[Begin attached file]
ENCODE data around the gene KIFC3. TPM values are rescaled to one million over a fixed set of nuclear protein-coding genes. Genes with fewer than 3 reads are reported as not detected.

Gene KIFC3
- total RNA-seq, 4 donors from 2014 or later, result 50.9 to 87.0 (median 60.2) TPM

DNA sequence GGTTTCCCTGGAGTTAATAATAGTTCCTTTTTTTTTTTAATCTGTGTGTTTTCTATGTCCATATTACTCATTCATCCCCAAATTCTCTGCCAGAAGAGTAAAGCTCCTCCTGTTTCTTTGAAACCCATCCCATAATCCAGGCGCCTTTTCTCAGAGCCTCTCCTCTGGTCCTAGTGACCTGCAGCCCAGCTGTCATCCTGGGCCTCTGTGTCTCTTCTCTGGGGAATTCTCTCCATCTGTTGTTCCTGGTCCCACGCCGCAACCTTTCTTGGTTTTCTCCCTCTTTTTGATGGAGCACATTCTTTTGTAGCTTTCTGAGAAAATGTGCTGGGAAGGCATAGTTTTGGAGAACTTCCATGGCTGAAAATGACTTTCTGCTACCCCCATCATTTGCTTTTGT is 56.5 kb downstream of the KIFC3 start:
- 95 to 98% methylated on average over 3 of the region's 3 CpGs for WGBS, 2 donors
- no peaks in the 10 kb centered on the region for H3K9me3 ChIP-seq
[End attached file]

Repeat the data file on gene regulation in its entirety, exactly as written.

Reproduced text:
ENCODE data around the gene KIFC3. TPM values are rescaled to one million over a fixed set of nuclear protein-coding genes. Genes with fewer than 3 reads are reported as not detected.

Gene KIFC3
- total RNA-seq, 4 donors from 2014 or later, result 50.9 to 87.0 (median 60.2) TPM

DNA sequence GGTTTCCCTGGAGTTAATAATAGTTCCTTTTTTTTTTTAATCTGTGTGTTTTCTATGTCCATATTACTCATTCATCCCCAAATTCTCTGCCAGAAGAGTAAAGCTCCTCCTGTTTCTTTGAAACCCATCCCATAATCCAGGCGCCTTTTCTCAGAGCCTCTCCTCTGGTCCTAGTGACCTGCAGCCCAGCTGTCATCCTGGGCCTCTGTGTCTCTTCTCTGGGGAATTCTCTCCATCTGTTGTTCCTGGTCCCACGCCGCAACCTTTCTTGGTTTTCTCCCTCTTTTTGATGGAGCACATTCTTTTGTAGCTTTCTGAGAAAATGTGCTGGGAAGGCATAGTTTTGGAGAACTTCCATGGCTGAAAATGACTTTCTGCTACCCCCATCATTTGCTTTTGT is 56.5 kb downstream of the KIFC3 start:
- 95 to 98% methylated on average over 3 of the region's 3 CpGs for WGBS, 2 donors
- no peaks in the 10 kb centered on the region for H3K9me3 ChIP-seq